Test cricket, which is the real deal, is sadly losing its appeal in the 21st Century where instant gratification is the order of the day. That syntillating Ashes series in England proved however that modern consumers can have a healthy appetite for a series war of five day battles. But this can’t happen again now that the game can only be watched in the homes of Sky subscribers and a handful of pubs. WG Grace and Donald Bradman must be rolling in their graves.
I do not know of anything better in the world than a gripping Test match, complete with unpredictable twists and turns. This ultimate test of skill, character, concentration and patience must surely be the pinnacle of sport. There is always something to play for in a Test match, indeed salvaging a respectable draw can be as rewarding as a good win if a series depends on the result. A one-sided ODI or Twenty20 is dull because the game can be won or lost in the first twenty minutes of play.
I am devastated by the prospect of potential extinction of real cricket. This surely won’t happen in our lifetimes, but things are changing very quickly in the world of cricket. A remarkably friendly Rajasthani journalist yesterday said to me, “Wherever is going the cricket you goes”, and I am afraid that the same will be true for professional cricket players and lucrative Twenty20 contracts. The ICC must go with the flow or be left behind – that is how economics works.
The Twenty20 World Championships, the rich Texan’s Caribbean parties and the ICL are only the beginning of it all. I was so glad to hear that Mohammad Yousuf, probably the best Test batsman in the world, has been cleared by Pakistan to play in this series, but it won’t be long until the salaries of Twenty20 specialists are many times more than players of the Yousuf and Kallis mould, whose abilities are inaccurately deemed superfluous to the twenty over slogfest. I wonder whether South Africa would have collapsed to the Indian attack as they did in what was effectively a quarter-final if Kallis the rock had been there to add some glue to our middle order.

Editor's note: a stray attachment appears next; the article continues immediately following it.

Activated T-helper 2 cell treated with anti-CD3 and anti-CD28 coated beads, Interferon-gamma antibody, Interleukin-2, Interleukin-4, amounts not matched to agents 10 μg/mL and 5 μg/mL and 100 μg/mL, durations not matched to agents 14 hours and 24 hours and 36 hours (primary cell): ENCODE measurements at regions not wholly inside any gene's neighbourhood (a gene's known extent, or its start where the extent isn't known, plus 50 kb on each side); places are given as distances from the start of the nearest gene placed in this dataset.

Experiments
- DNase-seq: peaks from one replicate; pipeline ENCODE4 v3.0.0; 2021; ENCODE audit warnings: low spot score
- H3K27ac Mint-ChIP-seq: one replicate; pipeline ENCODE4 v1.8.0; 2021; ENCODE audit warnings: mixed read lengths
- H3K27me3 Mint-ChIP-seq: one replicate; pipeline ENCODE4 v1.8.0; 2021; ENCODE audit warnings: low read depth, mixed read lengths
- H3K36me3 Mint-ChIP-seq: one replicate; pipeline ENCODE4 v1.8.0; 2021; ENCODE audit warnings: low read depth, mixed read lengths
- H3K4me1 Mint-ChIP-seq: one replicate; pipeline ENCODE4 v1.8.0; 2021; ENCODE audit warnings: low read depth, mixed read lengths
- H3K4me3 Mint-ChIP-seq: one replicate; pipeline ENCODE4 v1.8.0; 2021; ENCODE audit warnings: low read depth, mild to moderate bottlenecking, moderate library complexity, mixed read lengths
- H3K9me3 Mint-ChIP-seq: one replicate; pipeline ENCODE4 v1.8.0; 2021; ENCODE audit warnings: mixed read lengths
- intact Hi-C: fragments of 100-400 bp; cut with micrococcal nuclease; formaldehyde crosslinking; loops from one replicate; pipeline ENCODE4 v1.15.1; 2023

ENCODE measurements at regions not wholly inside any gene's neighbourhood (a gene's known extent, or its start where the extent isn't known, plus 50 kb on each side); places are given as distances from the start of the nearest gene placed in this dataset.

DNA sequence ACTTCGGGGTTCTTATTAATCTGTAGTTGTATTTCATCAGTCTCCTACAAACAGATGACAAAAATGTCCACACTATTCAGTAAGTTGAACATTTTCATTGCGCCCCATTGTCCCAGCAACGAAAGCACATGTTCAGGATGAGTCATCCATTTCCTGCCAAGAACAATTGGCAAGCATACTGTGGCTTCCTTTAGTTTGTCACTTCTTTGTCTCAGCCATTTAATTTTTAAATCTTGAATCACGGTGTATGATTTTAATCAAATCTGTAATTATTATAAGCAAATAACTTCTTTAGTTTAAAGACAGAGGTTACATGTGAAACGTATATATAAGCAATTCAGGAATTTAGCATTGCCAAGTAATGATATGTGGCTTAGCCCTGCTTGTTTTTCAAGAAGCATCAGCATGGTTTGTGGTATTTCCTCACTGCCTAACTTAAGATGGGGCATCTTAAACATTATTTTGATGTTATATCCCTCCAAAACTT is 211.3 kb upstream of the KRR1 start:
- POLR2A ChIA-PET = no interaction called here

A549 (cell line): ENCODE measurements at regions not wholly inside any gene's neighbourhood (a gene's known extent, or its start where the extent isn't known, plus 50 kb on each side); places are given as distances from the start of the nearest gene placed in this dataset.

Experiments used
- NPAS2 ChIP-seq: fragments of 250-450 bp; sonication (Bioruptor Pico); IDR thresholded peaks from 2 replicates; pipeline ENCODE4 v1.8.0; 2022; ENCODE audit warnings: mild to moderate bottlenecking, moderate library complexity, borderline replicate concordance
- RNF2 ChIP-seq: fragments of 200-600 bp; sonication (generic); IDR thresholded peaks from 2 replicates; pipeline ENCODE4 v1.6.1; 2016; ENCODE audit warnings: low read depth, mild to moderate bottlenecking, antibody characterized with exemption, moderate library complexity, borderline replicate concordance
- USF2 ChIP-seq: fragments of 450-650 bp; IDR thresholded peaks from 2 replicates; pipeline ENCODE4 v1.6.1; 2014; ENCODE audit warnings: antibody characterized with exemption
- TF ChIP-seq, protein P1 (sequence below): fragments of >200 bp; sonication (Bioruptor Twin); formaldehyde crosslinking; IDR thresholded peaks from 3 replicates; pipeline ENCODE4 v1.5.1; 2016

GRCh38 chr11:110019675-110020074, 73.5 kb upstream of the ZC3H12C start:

South Africa is playing against Pakistan right now. It is the first day of what promises to be a terrific Test series. An attack consisting of Umar Gul, Mohammed Asif and Danish Kaneria is a seriously deadly one, especially in those conditions. Hopefully Paul Harris will impress as we will find it very difficult to win any of these Tests without a spinner. Kallis will make lots of runs – he is out to prove he’s as good as Ponting, Pietersen and Yousuf. What a series it will be. Sadly though, there are only a handful of spectators in the National Stadium in Karachi.
It was a great pity that the first Future Series ODI between India and Australia was a washout and there’s about a 50 percent chance tomorrow’s game will also be a damp squib as the monsoon season is extended by two months as a result of global warming. The outfield is muddy and it has rained here everyday for weeks. It is very humid and the early start won’t allow for the sun to dry any overnight rain.
Everybody in India praises the young captain Manhindra Singh Dhoni. The hotel barman last night told me that the motorcycle-crazed, mullet-sporting warrior eats two kilogrammes of mutton and drinks six litres of full cream milk everyday. He’s a big strong lad and a cool customer. He’ll need to be with the amount of pressure on the youngster. He’s bigger than Beckham here and he has the most difficult job in the country. If India loses this series, which they could do even if they play well as they are up against the most professional team in the world, will they call for his head and try burn down his house?